Panthers quarterback Cam Newton has a hairline fracture in one of his ribs
that has left his availability for the start of the regular season in question.
Panthers coach Ron Rivera said an MRI exam on Sunday morning revealed the
fracture in Newton’s lower back.
Rivera said Newton was out for Thursday’s exhibition finale at Pittsburgh,
and Rivera expects him to play in the season opener at Tampa Bay on Sept.
7. But Rivera said the team won’t be sure of Newton’s status
for Week 1 until next week.
Rivera said Newton was “very, very sore” when he arrived at
Bank of America Stadium on Sunday morning, so the medical staff sent him
“He won’t play this week. ... We’ll treat him day by
day and evaluate him at the end of the week and see how he is,”
Rivera said. “We expect him to get past the soreness in the next
few days and then be able to do a lot more as the days go. And we’ll
see how it all unfolds.”
Newton was injured during the second quarter of Friday’s night loss
at New England when Patriots linebacker Jamie Collins kneed Newton in
the back while making a tackle at the end of Newton’s 7-yard scramble.
Newton was wearing rib protectors, but Rivera said Newton was struck in
the crease of the protectors.
“Unfortunately what happened was, the way the (rib protector) sits,
that was the only crease in the protection. And wouldn’t you know
it, that’s the one spot he got it on,” Rivera said. “I
just happened to be in the locker room when they brought him in at halftime
and watched it and said, ‘Where’d you get hit?,’ and
he pointed right between the two shells. It’s crazy how that happens
but that’s what happened.”
Newton has not missed a regular-season start in his first three NFL seasons
and has been sidelined for only a handful of snaps due to injury.
But Newton was in obvious pain Sunday when he walked on to the Panthers’
practice field with head athletic trainer Ryan Vermillion.
Newton has not been available to reporters since getting hurt Friday night.
Through a team spokesman, he deferred questions to Rivera following Sunday’s practice.
A sports neurologist and pain management specialist said the biggest obstacle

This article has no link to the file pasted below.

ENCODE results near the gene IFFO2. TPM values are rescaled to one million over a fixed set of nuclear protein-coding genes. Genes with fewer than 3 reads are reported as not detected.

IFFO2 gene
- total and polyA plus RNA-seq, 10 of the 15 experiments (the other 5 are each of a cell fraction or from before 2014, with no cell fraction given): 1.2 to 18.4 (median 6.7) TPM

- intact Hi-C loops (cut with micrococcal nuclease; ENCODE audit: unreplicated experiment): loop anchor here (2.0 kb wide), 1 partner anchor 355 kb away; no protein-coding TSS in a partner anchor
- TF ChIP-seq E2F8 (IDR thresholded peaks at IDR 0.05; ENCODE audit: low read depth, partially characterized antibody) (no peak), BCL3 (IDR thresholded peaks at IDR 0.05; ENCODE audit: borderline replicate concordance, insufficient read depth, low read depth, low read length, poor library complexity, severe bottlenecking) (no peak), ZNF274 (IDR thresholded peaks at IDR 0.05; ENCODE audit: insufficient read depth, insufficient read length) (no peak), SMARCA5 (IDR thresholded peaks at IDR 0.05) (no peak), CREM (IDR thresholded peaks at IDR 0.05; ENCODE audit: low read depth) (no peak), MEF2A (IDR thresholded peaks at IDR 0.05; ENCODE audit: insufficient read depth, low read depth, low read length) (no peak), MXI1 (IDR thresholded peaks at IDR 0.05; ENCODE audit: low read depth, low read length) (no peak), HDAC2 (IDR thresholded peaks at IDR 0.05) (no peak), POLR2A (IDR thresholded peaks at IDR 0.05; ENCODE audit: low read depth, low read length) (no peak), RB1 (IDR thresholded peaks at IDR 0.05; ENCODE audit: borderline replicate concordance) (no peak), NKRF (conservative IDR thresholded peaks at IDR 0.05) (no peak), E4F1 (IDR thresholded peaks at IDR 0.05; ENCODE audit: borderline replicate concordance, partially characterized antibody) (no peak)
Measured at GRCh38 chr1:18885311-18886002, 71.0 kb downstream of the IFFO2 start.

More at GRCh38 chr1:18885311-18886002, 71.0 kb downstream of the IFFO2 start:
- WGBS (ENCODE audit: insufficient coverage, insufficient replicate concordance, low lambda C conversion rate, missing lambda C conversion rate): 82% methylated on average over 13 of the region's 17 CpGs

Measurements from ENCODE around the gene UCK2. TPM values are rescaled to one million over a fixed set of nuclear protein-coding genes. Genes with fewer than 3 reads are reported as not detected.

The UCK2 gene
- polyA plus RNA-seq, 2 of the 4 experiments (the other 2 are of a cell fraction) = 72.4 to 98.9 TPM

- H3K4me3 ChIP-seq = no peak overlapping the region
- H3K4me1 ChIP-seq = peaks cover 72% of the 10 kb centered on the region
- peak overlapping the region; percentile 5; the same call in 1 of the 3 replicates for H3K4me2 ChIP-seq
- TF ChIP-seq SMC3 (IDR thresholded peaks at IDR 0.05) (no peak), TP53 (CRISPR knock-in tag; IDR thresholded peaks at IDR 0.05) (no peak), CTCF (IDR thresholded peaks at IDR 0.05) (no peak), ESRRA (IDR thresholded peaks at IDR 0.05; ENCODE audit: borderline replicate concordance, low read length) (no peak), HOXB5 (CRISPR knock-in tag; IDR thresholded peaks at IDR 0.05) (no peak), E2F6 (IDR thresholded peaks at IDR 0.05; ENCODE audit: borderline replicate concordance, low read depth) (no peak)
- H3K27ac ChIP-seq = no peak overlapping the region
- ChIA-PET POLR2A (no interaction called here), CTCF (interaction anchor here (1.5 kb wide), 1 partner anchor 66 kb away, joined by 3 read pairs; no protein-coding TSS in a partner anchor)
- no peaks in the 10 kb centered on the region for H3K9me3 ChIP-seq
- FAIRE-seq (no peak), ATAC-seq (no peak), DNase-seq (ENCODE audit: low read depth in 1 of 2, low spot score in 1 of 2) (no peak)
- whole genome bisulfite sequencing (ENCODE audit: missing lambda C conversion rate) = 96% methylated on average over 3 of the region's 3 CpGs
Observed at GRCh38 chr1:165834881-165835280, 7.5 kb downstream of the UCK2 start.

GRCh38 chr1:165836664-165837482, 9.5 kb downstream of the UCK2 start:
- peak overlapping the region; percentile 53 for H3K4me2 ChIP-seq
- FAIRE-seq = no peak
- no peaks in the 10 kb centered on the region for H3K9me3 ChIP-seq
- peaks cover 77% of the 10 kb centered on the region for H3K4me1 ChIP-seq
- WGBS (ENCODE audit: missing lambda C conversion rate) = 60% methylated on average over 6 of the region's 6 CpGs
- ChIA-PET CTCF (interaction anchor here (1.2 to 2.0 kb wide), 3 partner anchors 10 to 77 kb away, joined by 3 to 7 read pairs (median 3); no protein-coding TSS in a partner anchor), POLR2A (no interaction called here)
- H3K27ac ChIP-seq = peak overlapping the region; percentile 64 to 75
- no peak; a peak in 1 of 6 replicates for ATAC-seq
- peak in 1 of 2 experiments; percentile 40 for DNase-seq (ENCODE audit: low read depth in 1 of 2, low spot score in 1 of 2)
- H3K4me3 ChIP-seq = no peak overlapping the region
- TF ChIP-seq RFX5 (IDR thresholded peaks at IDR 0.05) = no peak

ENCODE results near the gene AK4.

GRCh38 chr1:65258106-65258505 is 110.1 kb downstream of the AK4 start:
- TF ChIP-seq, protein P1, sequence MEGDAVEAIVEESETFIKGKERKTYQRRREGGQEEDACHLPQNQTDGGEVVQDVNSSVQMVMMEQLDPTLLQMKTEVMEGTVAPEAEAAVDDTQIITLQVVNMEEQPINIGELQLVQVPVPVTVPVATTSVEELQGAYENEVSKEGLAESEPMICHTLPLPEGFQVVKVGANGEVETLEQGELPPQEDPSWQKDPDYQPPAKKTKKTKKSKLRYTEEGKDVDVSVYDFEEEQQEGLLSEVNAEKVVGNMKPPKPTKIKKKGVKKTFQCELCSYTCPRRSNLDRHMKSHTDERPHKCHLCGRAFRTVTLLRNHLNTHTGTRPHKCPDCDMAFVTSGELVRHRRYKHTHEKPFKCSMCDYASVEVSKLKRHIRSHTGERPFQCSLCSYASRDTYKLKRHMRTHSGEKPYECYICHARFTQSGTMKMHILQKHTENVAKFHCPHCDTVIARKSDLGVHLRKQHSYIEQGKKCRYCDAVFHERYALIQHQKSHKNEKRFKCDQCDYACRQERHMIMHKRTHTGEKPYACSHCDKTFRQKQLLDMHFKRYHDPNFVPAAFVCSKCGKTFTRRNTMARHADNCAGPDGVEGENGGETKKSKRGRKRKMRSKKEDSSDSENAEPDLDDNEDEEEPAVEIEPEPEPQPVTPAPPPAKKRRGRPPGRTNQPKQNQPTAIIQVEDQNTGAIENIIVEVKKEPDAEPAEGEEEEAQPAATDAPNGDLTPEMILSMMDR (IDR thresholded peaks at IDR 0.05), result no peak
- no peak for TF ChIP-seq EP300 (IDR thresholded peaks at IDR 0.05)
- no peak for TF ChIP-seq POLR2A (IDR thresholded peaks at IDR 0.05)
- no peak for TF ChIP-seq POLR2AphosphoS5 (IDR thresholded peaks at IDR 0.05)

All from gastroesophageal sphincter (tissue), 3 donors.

for Newton will be dealing with the pain.
Vernon Williams, a sports neurologist at Kerlan-Jobe Orthopaedic Clinic
in Los Angeles, said it sounds as though Newton sustain an “uncomplicated
fracture” with no displacement of the bone.
Williams said the recovery timeline described by Rivera was accurate.
“Normally you can get the pain controlled, and I wouldn’t expect
him to be out for an extended period of time,” Williams said. “Now
the rib might still be healing, but I would expect within a week or so
he’d be ready to return with proper management.”
In addition to rest, the Panthers can treat Newton’s pain with medication,
ice, analgesic creams or by injecting him with a numbing agent, Williams said.
Newton’s injury comes at a bad time for the Panthers. Rivera has
been concerned with the timing between Newton and the team’s top
receivers, all of whom are in their first season with the Panthers.
Backup quarterback Derek Anderson’s wife is expecting their first
child any day, and fourth-team quarterback Matt Blanchard is sidelined
after sustaining a concussion against the Patriots.
Third-team quarterback Joe Webb was signed as an emergency option following
Newton’s offseason ankle surgery. But Rivera said Webb’s chances
of making the team now have greatly increased.
Newton, 6-foot-5 and 245 pounds, has been hit more than any quarterback
over the past three seasons and underwent surgery in March to have the
ligaments tightened in his left ankle.
The Panthers have been cautious with Newton since the surgery. He missed
all but the final practice during organized team activities. During training
camp at Wofford, Newton was restricted from running any read option plays
until the final week.
But Newton was sacked three times against the Patriots and scrambled three
other times. On the play in which Newton was hurt, running back DeAngelo
Williams was running open down the sideline, but Newton didn’t see him.
Newton ran out of the pocket, went down awkwardly and rolled into Collins’ knee.
“The unfortunate part is he had a chance to make a play on it. He
chose to tuck it and run. And one of the things he’s going to have
to learn and understand is either dump it or learn how to slide,”
Rivera said. “... That’s him. That’s just who he is.
He tries to get everything out of it, and it’s just unfortunate.
One of those fluke things that happened.”